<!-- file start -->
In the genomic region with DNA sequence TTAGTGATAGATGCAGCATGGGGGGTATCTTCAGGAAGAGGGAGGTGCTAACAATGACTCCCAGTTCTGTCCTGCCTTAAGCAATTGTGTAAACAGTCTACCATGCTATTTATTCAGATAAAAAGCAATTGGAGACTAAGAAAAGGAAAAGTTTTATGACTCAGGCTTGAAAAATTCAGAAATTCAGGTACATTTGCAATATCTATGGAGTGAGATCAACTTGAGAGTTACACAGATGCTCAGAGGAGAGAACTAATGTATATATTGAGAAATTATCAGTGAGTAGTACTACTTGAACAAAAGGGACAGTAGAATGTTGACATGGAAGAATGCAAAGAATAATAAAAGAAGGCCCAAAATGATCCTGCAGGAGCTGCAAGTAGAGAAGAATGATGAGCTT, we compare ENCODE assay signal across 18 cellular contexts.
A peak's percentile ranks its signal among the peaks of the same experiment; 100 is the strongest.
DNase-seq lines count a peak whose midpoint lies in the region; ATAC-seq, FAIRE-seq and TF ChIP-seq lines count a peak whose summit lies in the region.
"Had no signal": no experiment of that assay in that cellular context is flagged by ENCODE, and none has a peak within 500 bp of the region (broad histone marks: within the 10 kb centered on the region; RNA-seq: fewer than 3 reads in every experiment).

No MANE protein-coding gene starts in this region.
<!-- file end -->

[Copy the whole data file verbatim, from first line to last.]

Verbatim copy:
In the genomic region with DNA sequence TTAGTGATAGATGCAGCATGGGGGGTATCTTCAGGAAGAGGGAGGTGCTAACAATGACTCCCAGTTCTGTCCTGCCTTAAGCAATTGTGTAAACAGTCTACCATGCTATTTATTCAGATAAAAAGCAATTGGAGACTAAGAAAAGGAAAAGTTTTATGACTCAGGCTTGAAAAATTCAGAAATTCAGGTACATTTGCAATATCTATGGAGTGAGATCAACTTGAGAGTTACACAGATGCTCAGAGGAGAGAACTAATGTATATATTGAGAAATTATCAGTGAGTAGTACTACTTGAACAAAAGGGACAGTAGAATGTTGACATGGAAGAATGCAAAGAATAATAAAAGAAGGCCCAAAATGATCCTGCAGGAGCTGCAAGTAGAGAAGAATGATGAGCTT, we compare ENCODE assay signal across 18 cellular contexts.
A peak's percentile ranks its signal among the peaks of the same experiment; 100 is the strongest.
DNase-seq lines count a peak whose midpoint lies in the region; ATAC-seq, FAIRE-seq and TF ChIP-seq lines count a peak whose summit lies in the region.
"Had no signal": no experiment of that assay in that cellular context is flagged by ENCODE, and none has a peak within 500 bp of the region (broad histone marks: within the 10 kb centered on the region; RNA-seq: fewer than 3 reads in every experiment).

No MANE protein-coding gene starts in this region.